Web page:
Pantigo Windmill facts for kids
Quick facts for kidsPantigo Windmill
Pantigo Windmill, September, 2018
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|No. of sails||Four|
U.S. Historic district
|Location||14 James lane., Easthampton, New York|
|Area||less than one acre|
|Built by||Schellinger, Samuel|
|Part of||East Hampton Village District (ID74001309)|
|Designated CP||May 5, 1984|
The Pantigo Windmill on James Lane in Easthampton, New York is a smock mill with eight sides, bearing a weathervane on top with 1771 punched through it. The structure was added to the National Register of Historic Places in 1984 as a contributing property of the East Hampton Village District. (Ref# 74001309)
The Pantigo Mill was built on Mill Hill on the common at the south end of East Hampton, the third windmill to occupy that site. The Mill Hill had been built up from a natural rise in 1729 when a post mill was moved there. The post mill was replaced by a new windmill in 1771.
Samuel Schellinger began building the Pantigo Windmill for Huntting Miller in March of 1804. He built the Pantigo Mill and the Beebe Windmill in East Hampton. He also built a windmill in Setauket, Long Island in the 1820s. According to his apprentice, William Baker, Schellinger built windmills at Brooklyn and Block Island, also in New York; and Nantucket, Massachusetts. He also did considerable work on boats at Sag Harbor.
Schellinger charged Huntting Miller for 83 days of his own time and an additional 144 days for the work of his assistants, James Raynor, Mathew and Richard. Also assisting on the mill was David Sherril, an East Hampton carpenter whose account book shows that he repaired several local windmills. In the summer of 1804 Sherril charged Huntting Miller for thirty-five days work on the mill. In June Sherril noted he was framing the mill, and in August he was working on "the Mills running gear."
Three months later the owners of the windmill across the common also began constructing a windmill with intermediate gearing. This was to replace their mill built in 1769. This second windmill, the Gardiner Mill, was being built under the direction of Nathaniel Dominy IV. Dominy V does not mention the Pantigo windmill until 1821, when in his accounts he noted on a repair bill, "put Shaft beam to Mill" for Huntting Miller.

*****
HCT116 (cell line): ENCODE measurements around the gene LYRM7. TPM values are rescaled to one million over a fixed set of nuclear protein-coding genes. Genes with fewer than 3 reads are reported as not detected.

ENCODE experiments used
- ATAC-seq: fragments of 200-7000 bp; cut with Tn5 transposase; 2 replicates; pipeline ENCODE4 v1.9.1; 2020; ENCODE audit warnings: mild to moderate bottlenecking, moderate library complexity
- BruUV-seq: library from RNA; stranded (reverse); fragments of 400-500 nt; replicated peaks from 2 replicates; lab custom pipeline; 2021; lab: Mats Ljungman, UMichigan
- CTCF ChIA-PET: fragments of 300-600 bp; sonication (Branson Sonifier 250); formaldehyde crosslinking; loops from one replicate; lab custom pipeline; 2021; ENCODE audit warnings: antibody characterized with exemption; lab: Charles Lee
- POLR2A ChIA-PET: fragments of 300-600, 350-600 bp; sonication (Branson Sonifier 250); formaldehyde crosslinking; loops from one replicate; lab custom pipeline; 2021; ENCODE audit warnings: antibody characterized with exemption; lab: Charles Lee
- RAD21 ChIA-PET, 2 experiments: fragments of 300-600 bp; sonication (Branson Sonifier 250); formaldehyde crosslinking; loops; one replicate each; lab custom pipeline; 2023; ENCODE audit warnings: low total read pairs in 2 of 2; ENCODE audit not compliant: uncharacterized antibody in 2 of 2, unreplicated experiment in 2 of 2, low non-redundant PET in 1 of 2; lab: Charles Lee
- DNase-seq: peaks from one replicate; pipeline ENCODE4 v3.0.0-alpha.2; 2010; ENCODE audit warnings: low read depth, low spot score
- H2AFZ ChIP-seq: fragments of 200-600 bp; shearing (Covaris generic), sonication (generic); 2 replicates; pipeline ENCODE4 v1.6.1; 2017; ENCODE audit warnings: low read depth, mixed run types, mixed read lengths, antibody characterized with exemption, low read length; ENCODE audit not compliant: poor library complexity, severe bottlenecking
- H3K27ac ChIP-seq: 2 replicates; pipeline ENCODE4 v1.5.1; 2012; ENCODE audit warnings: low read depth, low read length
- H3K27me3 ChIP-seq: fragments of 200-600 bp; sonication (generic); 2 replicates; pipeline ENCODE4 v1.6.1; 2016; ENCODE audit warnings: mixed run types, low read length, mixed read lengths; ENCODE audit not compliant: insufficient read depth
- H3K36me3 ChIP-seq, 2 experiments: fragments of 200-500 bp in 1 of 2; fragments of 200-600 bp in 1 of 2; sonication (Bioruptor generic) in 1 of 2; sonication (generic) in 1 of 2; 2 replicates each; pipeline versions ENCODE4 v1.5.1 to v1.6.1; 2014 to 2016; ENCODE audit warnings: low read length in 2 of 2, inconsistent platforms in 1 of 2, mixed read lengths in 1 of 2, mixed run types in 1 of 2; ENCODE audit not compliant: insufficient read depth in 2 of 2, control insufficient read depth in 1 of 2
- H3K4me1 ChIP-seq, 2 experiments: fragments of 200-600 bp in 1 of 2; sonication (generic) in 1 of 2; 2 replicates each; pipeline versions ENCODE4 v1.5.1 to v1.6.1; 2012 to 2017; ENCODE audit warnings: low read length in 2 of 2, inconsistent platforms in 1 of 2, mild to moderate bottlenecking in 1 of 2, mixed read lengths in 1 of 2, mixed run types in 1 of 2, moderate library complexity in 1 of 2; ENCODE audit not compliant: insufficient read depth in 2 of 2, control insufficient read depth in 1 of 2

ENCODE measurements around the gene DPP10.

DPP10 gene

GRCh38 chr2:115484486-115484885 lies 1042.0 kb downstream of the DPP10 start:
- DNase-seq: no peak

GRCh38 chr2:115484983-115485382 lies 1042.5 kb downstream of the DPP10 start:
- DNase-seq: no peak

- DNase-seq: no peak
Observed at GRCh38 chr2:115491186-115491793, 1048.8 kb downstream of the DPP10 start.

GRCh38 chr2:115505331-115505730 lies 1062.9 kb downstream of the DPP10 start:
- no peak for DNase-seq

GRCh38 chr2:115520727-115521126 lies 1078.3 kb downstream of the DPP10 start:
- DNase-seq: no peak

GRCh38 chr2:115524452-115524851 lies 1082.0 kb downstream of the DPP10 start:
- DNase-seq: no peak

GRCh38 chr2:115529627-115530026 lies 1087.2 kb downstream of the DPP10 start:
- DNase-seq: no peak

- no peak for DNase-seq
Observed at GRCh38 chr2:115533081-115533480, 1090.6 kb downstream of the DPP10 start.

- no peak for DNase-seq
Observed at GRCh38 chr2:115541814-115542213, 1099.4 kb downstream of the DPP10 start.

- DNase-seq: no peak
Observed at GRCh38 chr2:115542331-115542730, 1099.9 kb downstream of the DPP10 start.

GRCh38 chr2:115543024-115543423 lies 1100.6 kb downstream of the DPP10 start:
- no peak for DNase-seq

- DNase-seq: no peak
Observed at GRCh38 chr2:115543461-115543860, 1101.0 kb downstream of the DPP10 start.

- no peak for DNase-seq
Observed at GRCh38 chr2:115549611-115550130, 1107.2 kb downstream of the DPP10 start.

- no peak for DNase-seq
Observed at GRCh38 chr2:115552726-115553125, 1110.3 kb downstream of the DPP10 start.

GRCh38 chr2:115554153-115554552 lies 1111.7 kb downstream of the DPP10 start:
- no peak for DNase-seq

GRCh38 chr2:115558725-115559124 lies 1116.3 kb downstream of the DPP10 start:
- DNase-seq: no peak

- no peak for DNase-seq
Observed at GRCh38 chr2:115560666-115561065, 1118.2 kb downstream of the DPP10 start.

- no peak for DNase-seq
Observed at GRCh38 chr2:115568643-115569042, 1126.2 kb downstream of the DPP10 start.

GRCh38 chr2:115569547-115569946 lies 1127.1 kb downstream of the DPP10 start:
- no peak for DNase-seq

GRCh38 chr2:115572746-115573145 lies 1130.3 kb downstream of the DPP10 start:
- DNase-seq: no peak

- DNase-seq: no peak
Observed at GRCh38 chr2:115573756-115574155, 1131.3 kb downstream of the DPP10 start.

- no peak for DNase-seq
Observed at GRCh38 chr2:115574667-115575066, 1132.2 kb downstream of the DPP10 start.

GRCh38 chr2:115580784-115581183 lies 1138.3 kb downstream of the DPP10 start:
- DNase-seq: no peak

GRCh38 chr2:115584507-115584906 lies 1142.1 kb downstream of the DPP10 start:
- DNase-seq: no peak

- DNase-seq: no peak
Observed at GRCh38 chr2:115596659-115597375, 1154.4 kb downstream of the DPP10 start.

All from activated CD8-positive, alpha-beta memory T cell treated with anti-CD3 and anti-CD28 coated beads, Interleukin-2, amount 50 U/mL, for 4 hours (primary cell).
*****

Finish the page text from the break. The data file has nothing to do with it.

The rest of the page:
Laws in the 18th century accommodated the miller. One story of Miller was that as the minister was doing a sermon he heard the whispering wind outside. "Church will be dismissed, Miller, go to your mill and grind." The law of the town specified that the minister's grist was to be the first ground.
Ownership of the Pantigo changed over a period of years. Huntting Miller left his property and the windmill to his grandson, Captain William Hedges, who acquired the mill in 1832. In 1834 Hedges had the mill's machinery put in good order, as Nathaniel Dominy V charged him for sixteen days labor to "put in shaft Cogs and Rounds." In 1845 William Hedges sold the mill to David A. Hedges, who moved it to his property on the north side of Pantigo Road about one half mile east of the village. David Hedges sold the mill to Hiram Sandford, who moved it to the corner of Pantigo Road and Egypt Lane, where it stood until 1917.
Based on its being located for 72 years on Pantigo Road, the mill became known by its geography. Some time before 1865, Sandford sold the mill to Nathaniel Dominy VII, who also owned the Old Hook Mill. An inscription on the stairway in the Pantigo Mill indicates that Dominy was repairing the mill in February 1878 and that he "Commenced to Grind" on 12 June 1878. Dominy had only a year of service from his mill following these repairs, for in August 1879 a storm, described as the "heaviest since 1811", "twisted off" the iron cross holding the sails stocks." Dominy never put the mill back in running order.
The Pantigo Windmill was purchased in 1917 by Gustav Buek, who moved it to the rear of his house on the East Hampton Common. After Mr. Buek died, the Village of East Hampton acquired his seventeenth-century house and the windmill.
Because the American writer and actor John Howard Payne had visited this house, owned by his grandfather when Payne was a child in the early 19th century, the village called it "Home, Sweet Home", after his famous song of 1822. The song made him famous and was especially popular among soldiers on both sides during the American Civil War. The Village undertook extensive repairs to the mill in 1978-1979 and 1984-85. The house and mill are classified as contributing properties to the East Hampton Historic District
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